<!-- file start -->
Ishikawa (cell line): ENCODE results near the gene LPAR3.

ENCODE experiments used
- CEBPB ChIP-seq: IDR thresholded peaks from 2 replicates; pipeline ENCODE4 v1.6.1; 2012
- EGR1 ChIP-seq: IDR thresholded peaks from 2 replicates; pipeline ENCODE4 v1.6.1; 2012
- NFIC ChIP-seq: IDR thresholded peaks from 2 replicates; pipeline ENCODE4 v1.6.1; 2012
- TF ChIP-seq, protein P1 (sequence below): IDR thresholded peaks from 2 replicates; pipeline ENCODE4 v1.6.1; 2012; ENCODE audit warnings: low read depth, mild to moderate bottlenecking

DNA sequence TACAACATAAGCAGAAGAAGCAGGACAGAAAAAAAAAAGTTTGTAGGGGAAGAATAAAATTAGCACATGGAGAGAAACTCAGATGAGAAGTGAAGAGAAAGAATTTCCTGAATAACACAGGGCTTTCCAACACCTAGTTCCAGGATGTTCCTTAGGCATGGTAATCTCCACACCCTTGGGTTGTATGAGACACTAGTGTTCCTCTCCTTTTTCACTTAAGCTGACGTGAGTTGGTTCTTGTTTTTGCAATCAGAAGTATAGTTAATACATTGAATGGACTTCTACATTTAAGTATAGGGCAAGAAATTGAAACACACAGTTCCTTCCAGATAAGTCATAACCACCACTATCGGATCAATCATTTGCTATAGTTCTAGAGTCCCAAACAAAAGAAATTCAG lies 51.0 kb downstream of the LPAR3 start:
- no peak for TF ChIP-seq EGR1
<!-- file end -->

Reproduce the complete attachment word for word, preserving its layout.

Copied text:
Ishikawa (cell line): ENCODE results near the gene LPAR3.

ENCODE experiments used
- CEBPB ChIP-seq: IDR thresholded peaks from 2 replicates; pipeline ENCODE4 v1.6.1; 2012
- EGR1 ChIP-seq: IDR thresholded peaks from 2 replicates; pipeline ENCODE4 v1.6.1; 2012
- NFIC ChIP-seq: IDR thresholded peaks from 2 replicates; pipeline ENCODE4 v1.6.1; 2012
- TF ChIP-seq, protein P1 (sequence below): IDR thresholded peaks from 2 replicates; pipeline ENCODE4 v1.6.1; 2012; ENCODE audit warnings: low read depth, mild to moderate bottlenecking

DNA sequence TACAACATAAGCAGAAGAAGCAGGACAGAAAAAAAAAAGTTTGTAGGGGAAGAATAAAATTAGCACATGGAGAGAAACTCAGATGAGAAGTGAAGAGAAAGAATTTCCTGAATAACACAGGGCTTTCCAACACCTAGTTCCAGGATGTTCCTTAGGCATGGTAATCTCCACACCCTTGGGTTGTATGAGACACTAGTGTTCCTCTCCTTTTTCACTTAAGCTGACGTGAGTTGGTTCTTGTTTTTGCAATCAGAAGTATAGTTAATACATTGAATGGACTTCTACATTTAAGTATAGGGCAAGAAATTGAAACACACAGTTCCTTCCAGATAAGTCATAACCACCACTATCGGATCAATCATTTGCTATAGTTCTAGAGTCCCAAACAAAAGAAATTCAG lies 51.0 kb downstream of the LPAR3 start:
- no peak for TF ChIP-seq EGR1